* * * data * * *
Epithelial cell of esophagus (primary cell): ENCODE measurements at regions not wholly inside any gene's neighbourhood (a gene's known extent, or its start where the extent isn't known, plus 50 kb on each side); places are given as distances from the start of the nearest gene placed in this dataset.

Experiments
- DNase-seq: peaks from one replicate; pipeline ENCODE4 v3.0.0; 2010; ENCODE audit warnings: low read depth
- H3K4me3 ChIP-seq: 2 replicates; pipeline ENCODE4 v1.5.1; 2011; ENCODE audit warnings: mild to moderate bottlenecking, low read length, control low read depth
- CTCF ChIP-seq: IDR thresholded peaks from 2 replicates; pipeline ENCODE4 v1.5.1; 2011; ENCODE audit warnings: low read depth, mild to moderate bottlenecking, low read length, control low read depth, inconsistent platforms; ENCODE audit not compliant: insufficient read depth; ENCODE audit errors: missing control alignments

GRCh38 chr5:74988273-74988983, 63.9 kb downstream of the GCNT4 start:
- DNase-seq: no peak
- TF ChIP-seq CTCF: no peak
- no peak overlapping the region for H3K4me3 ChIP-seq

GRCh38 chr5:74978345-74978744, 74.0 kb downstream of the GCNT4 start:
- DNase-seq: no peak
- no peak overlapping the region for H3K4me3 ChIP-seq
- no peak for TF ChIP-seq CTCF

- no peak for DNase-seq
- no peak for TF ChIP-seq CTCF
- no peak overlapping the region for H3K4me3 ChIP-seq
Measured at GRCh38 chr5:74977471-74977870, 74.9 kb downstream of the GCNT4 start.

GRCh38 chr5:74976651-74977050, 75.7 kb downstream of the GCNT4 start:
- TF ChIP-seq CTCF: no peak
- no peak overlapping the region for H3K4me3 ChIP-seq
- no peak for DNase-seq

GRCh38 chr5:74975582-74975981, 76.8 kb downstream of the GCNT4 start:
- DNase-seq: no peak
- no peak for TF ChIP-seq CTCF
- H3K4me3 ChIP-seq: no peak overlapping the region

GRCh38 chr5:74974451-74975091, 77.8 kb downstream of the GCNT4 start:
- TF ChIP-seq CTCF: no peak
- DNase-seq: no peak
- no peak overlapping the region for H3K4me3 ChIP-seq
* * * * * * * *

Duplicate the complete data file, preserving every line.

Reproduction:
Epithelial cell of esophagus (primary cell): ENCODE measurements at regions not wholly inside any gene's neighbourhood (a gene's known extent, or its start where the extent isn't known, plus 50 kb on each side); places are given as distances from the start of the nearest gene placed in this dataset.

Experiments
- DNase-seq: peaks from one replicate; pipeline ENCODE4 v3.0.0; 2010; ENCODE audit warnings: low read depth
- H3K4me3 ChIP-seq: 2 replicates; pipeline ENCODE4 v1.5.1; 2011; ENCODE audit warnings: mild to moderate bottlenecking, low read length, control low read depth
- CTCF ChIP-seq: IDR thresholded peaks from 2 replicates; pipeline ENCODE4 v1.5.1; 2011; ENCODE audit warnings: low read depth, mild to moderate bottlenecking, low read length, control low read depth, inconsistent platforms; ENCODE audit not compliant: insufficient read depth; ENCODE audit errors: missing control alignments

GRCh38 chr5:74988273-74988983, 63.9 kb downstream of the GCNT4 start:
- DNase-seq: no peak
- TF ChIP-seq CTCF: no peak
- no peak overlapping the region for H3K4me3 ChIP-seq

GRCh38 chr5:74978345-74978744, 74.0 kb downstream of the GCNT4 start:
- DNase-seq: no peak
- no peak overlapping the region for H3K4me3 ChIP-seq
- no peak for TF ChIP-seq CTCF

- no peak for DNase-seq
- no peak for TF ChIP-seq CTCF
- no peak overlapping the region for H3K4me3 ChIP-seq
Measured at GRCh38 chr5:74977471-74977870, 74.9 kb downstream of the GCNT4 start.

GRCh38 chr5:74976651-74977050, 75.7 kb downstream of the GCNT4 start:
- TF ChIP-seq CTCF: no peak
- no peak overlapping the region for H3K4me3 ChIP-seq
- no peak for DNase-seq

GRCh38 chr5:74975582-74975981, 76.8 kb downstream of the GCNT4 start:
- DNase-seq: no peak
- no peak for TF ChIP-seq CTCF
- H3K4me3 ChIP-seq: no peak overlapping the region

GRCh38 chr5:74974451-74975091, 77.8 kb downstream of the GCNT4 start:
- TF ChIP-seq CTCF: no peak
- DNase-seq: no peak
- no peak overlapping the region for H3K4me3 ChIP-seq